Robert A. Ficcaglia said...

True - it is much easier to criticize without provding a solution. And, I do agree OpenId represents a positive step forward than what exists today. To be completely open myself, Johannes Ernst did present a much less sanguine and more pragmatic view. His insights, unfortunately, were quickly drowned out by more boisterous evangelists. What I witnessed was the healthy initial skepticism of participants quickly engulfed by the foment.

Security frameworks are difficult to design and even harder to implement. They take lots and lots of vetting. I am not suggesting we stop forward progress, but I certainly think that as security professionals, it is our responibility to educate and debate more than get press and hype. Especially with respect to identity.

Thanks for the vote of confidence on the humor side...if this tech career doesn't work out, maybe there's a job as professional comedian :)

Robert A. Ficcaglia said...

Having taken such a negative posture --- I deemed it responsible to review the spec more carefully, and it quite clearly states its goal:
"OpenID Authentication provides a way to prove that an End User owns an Identifier."

So, for this purpose, I completely approve of OpenID. That said, it won't prove that someone does NOT own a URI as discussed in the post, or that a human is in any way identified by that URI. After all, there are automated attacks possible. So, if your interest is to simply associate a URI with a username on your Web 2.0 site...I will gladly help you use OpenID. If you want to identify humans, on the other hand, I would not use it currently for aything more than data that you don't ever think anyone will read or use against you in a job interview, dating scenario, legal venue, salary review, marital discussion, financial transaction, etc.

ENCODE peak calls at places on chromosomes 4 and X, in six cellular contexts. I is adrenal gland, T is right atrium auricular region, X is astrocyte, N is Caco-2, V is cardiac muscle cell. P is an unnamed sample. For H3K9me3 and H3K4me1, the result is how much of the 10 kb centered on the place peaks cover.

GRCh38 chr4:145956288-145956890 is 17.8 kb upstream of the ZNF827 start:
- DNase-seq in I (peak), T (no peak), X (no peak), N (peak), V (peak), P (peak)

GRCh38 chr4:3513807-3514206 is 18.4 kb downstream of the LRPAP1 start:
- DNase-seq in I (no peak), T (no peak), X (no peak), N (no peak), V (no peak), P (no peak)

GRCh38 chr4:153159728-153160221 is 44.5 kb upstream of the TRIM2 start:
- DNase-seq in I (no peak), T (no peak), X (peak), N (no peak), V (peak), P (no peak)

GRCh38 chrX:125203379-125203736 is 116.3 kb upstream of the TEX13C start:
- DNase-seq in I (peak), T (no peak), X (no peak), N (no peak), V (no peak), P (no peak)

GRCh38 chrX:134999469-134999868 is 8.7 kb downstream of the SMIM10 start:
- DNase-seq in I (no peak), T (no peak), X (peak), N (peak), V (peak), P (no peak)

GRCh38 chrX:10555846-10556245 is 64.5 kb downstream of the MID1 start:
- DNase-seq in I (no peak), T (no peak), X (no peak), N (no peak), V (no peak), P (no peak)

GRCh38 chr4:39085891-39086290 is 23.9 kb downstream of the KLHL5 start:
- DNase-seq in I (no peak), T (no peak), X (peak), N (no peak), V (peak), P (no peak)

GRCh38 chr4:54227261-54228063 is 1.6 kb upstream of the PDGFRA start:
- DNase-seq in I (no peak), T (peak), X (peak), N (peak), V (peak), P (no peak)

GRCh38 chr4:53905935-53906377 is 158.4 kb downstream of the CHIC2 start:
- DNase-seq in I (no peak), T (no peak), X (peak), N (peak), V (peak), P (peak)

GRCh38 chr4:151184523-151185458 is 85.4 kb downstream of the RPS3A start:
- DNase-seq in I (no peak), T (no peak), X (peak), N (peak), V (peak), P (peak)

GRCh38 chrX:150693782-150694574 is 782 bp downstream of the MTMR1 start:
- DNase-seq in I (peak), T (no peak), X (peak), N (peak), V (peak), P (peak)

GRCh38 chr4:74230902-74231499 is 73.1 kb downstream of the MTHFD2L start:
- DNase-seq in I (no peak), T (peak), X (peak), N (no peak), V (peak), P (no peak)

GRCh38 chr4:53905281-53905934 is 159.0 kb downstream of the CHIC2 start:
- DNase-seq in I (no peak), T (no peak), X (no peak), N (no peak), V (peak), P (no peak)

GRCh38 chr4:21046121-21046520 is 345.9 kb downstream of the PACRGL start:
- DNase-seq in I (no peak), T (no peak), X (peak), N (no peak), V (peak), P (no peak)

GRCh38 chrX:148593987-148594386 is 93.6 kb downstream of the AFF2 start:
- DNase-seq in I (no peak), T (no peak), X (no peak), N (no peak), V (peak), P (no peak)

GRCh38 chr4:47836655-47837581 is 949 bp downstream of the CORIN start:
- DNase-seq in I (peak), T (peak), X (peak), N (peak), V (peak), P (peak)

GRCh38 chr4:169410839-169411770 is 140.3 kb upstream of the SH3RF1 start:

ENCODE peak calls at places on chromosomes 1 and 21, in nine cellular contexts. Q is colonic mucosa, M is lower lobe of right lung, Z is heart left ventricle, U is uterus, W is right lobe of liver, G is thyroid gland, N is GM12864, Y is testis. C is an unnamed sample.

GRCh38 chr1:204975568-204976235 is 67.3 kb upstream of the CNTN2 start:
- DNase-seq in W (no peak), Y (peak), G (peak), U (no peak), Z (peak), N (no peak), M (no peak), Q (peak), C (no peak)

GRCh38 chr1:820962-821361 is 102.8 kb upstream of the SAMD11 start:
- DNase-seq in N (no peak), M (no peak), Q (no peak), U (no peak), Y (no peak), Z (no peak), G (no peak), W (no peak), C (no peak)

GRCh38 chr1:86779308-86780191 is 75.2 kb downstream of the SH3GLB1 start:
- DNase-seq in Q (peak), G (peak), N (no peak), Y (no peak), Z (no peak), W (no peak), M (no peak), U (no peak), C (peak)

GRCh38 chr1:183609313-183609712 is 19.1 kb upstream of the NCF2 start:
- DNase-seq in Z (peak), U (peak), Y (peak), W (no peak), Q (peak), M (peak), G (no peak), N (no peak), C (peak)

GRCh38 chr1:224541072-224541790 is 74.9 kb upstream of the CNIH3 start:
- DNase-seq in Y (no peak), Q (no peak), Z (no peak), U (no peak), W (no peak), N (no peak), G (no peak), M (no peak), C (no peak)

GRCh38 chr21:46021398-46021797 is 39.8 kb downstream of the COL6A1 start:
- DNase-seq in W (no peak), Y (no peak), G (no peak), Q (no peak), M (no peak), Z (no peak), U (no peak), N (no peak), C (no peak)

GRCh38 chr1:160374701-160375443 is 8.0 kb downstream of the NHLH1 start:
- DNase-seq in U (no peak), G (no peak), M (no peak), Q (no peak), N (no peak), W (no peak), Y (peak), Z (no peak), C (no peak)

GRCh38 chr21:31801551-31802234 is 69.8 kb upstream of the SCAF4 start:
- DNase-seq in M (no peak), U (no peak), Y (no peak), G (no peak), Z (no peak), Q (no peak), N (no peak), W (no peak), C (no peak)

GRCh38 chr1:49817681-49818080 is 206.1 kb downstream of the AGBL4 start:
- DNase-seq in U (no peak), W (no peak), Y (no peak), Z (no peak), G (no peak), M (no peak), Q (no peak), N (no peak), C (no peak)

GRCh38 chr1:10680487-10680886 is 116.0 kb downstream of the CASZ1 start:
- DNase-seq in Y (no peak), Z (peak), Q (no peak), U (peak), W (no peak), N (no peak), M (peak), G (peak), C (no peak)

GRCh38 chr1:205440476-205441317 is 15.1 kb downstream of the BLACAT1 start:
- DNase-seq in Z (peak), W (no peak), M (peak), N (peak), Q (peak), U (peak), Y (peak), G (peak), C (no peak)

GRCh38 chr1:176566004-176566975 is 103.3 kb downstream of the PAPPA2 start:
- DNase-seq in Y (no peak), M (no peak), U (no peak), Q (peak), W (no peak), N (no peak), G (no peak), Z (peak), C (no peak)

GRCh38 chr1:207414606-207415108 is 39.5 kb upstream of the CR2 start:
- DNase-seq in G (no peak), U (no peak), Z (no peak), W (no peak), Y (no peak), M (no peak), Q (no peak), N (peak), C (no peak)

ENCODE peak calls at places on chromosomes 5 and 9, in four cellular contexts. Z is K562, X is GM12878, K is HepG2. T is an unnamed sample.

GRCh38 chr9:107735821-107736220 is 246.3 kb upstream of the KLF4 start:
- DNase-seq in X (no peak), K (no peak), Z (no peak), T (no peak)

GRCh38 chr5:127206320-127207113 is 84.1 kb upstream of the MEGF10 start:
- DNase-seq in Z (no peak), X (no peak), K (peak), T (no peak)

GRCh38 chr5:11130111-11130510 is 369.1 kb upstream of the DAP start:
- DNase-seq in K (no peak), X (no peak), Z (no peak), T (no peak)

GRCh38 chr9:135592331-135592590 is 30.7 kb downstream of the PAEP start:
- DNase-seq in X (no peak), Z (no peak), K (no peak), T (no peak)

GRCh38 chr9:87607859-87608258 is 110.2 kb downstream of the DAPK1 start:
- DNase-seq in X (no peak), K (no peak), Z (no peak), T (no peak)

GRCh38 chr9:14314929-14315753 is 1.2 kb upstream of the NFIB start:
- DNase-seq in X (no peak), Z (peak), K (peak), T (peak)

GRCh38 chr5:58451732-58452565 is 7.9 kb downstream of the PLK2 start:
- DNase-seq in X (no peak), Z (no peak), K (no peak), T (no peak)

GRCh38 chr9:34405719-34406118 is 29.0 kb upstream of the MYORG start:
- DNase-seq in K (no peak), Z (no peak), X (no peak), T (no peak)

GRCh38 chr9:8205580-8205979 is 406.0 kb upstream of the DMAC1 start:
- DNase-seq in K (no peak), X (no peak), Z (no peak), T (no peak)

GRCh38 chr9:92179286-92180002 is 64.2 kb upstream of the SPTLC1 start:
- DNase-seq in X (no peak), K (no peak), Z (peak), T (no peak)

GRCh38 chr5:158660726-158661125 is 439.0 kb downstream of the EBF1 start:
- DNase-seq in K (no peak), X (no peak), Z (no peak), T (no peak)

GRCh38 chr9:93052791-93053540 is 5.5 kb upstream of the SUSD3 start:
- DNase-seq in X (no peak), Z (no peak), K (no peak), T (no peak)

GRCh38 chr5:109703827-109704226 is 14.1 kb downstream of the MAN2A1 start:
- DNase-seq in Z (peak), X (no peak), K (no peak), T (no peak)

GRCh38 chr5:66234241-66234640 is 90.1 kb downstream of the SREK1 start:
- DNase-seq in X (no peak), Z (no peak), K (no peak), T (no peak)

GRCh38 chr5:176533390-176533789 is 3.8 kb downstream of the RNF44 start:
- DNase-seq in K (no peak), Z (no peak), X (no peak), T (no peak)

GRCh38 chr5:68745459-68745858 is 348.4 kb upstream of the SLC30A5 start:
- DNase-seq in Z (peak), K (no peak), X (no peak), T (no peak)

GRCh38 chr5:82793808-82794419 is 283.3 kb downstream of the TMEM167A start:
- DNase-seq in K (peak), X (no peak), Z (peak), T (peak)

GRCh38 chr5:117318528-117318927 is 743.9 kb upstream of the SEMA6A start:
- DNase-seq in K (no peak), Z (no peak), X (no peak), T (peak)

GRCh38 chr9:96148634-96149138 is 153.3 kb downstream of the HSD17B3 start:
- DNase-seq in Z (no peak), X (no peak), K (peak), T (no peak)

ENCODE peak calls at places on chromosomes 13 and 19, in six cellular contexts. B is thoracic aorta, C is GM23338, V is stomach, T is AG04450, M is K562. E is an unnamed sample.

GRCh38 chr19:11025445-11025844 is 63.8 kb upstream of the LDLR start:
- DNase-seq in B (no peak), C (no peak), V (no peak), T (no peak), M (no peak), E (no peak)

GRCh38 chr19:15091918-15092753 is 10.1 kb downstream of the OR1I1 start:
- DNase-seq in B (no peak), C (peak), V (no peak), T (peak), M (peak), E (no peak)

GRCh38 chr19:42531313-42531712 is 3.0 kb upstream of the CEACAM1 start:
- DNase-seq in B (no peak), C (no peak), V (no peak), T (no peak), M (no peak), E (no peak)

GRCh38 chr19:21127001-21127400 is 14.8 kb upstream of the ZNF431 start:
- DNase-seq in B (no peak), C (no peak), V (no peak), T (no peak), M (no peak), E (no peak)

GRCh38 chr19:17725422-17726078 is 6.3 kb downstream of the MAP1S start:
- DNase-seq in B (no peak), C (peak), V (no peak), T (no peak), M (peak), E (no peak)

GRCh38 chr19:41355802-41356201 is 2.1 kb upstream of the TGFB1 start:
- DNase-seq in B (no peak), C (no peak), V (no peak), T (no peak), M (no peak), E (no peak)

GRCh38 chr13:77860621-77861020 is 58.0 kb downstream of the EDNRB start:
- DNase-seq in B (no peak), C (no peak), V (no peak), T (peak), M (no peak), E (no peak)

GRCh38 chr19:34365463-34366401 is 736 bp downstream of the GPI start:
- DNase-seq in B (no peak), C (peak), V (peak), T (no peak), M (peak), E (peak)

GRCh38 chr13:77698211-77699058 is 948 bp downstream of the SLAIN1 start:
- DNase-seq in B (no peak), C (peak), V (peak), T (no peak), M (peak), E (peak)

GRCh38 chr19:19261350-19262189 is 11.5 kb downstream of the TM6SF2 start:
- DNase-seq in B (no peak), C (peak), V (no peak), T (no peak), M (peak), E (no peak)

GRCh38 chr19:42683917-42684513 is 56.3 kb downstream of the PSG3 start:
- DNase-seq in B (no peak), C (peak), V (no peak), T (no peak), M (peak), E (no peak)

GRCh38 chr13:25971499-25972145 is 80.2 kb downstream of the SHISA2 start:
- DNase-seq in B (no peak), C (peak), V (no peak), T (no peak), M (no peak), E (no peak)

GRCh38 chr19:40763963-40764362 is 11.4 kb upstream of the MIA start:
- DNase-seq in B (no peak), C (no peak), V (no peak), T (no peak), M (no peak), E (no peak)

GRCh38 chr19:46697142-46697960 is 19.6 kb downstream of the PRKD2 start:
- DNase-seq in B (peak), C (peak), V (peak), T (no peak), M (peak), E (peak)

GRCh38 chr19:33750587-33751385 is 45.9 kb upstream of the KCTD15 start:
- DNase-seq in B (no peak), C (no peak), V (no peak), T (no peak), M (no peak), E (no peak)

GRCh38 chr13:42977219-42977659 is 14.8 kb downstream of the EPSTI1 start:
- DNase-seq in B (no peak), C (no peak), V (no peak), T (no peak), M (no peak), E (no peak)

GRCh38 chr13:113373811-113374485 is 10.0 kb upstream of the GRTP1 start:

I do have a solution in mind to uniquely identify humans: offer a free Big Mac. You'd be surprised how many humans on this planet will gleefully give away every bit of confidential, private, personal, financial, sexual, family, medical and any other manner of information without hestitation simply to get some free stuff. Keep your eyes open for my new service!

Robert A. Ficcaglia said...

I recently read 2 comments from the industry against 2 factor authentication. One was from Bruce Schneier on his Cryptobytes blog (link?), and another was from an OWASP presentation:,5,Two-factor Too Much

From my own personal experiences, 2 factor of any form (hardware, smart card, software smartcard, USB token, etc.) has never penetrated mass market. Maybe if the problem grows so bad that more people lose their ID than not, the public will tolerate the inconvenience and the market will bear the cost. But until that unlikely point, I would expect more and more "risk based" profiling. The downside? Well, of course the same swelling volume of personal information gathered in the name of security will be handy for marketing, insurance, mortgage, lending, and other purposes! Whose watching the data?? And we all know how easily that data itself can be stolen! really makes me wonder.